From Seattle comes this strange tale, which hasn’t reached the national news stations, yet.
Seems seventy years ago, this young couple met partying. They continued their celebration of youth longer than relatives deemed proper. Binging, dancing, carousing with friends at college and staying up all night together didn’t sit well with short shrift employers either. Undependable work habits, late arrivals, and abandoned degree programs left both of them with non-existent resumes of worthwhile experience.
The summer of their partnership’s fourth year, they failed to meet the rent deadline. They found themselves lugging about the few little belongings they could fit into two shopping carts. By this time neither family saw fit to welcome the ruined pair into their homes.
One morning the random leavings from garbage bins left the young woman vomiting to the point of dry heaves. Their street buddies recommended a charity clinic on skid row. You guessed it, she was three months pregnant.
The complex destiny of impending parenthood changed their outlook. They entered a sheltered program which guaranteed housing until a feasible work record allowed them to afford their own apartment. The university re-instated both students and their nights were spent studying religiously for exams.
Within six months he had finished his undergraduate degree, secured a better position and they were able to save part of his salary. Her schooling wasn’t as successful but she continued progress toward her graduation. Their baby boy arrived and joy rewarded all their hard work.
Both families and far-flung relatives accepted the child into their ranks but retained misgivings about the child-rearing capabilities of his now-sober parents.
In two more years, the child’s mother graduated with honors. She captured an evening university job as a campus guard. The position didn’t pay that much. Nevertheless they acquired a mortgage for a small bungalow. Without the families’ support, furnishings were sparse. A mattress on the floor for them, a fully stocked child’s room, beanbags in the front room, and food on the kitchen table was about all they could swing.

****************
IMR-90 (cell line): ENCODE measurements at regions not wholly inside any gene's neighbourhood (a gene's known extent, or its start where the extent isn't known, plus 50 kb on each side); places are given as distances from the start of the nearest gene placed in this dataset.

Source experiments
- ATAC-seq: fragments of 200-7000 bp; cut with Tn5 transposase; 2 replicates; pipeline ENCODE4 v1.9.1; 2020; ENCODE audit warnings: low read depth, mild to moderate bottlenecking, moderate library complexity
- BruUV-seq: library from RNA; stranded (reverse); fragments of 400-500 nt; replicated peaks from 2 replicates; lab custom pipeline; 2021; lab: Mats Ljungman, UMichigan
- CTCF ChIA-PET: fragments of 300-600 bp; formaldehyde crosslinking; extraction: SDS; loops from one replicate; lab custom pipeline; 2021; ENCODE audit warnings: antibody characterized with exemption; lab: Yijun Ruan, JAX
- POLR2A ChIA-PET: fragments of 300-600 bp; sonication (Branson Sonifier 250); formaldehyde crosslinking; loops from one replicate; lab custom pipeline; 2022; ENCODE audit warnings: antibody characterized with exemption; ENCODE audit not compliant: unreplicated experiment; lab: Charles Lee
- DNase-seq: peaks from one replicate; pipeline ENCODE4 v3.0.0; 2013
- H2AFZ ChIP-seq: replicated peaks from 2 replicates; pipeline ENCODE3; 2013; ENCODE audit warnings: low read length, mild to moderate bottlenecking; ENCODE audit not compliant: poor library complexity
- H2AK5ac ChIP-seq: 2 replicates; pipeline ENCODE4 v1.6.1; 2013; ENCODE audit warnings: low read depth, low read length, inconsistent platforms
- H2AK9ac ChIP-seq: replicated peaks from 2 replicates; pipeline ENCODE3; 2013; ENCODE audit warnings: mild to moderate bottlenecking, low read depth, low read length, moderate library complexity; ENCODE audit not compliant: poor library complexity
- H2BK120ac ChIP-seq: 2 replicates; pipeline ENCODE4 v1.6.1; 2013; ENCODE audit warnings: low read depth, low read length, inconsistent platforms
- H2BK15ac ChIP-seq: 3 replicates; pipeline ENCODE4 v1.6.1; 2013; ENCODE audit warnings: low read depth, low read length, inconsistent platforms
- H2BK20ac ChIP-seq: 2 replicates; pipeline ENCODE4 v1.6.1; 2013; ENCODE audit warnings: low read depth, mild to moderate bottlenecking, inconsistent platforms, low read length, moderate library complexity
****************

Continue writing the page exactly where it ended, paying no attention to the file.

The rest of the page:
Dragging clothes to the Laundromat got really old, really fast. He found a former schoolmate who lived upstate and was wondering how to get rid of an old washer and dryer. For the very first time her mother reluctantly agreed to watch the child one Saturday afternoon. They’d long ago stopped trying to impress anyone with their modest financial headway, failing at this crucial junction to share their destination.
The couple never returned. The house was lost, their employers irate and the child reluctantly cared for by a revolving crew of aunts and grandmothers. The boy heard the reputations of each parent maligned daily by one grudging care-giver or another.
* * *
Seventy years later, divers exploring the underwater crater of a dead volcano came upon a wrecked car with a washer and dryer still attached precariously to its trunk. Forensic experts identified the remains as former university students, the parents of the abandoned child.
Long dead the judgmental family of the twosome’s now-elderly son could not have created a more hostile, toxic environment for the orphan. Did he rise above their predictions of his future? Was he able to create a perfect loving world of his own? Will we ever know?